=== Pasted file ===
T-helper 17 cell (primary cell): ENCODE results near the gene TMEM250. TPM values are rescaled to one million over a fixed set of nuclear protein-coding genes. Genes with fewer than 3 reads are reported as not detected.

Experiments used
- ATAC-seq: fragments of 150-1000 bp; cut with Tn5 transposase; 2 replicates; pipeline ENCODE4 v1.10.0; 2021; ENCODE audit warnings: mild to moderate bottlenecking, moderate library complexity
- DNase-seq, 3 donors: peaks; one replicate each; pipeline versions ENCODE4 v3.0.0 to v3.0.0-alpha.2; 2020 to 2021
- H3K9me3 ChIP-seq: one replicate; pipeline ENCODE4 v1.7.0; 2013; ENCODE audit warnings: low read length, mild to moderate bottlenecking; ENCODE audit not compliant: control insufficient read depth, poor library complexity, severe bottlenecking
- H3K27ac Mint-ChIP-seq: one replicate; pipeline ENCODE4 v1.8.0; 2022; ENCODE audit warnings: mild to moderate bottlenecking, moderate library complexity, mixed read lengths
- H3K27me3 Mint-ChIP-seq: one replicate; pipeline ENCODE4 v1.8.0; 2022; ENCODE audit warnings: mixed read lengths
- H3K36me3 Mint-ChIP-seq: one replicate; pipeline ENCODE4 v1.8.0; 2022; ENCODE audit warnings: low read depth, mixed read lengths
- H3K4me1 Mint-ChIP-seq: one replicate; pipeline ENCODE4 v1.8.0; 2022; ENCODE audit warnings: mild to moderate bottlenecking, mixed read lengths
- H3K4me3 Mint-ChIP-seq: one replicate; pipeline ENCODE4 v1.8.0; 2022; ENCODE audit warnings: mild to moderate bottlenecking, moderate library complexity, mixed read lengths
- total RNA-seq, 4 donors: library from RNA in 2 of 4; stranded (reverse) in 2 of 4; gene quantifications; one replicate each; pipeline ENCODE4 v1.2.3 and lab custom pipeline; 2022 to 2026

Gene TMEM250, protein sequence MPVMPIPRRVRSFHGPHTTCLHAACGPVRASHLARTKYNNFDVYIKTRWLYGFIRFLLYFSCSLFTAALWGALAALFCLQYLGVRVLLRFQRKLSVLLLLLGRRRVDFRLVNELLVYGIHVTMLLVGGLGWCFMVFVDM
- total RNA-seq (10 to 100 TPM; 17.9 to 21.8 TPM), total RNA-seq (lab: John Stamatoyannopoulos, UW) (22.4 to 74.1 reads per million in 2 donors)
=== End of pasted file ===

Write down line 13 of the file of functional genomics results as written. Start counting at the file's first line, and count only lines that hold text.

- total RNA-seq (10 to 100 TPM; 17.9 to 21.8 TPM), total RNA-seq (lab: John Stamatoyannopoulos, UW) (22.4 to 74.1 reads per million in 2 donors)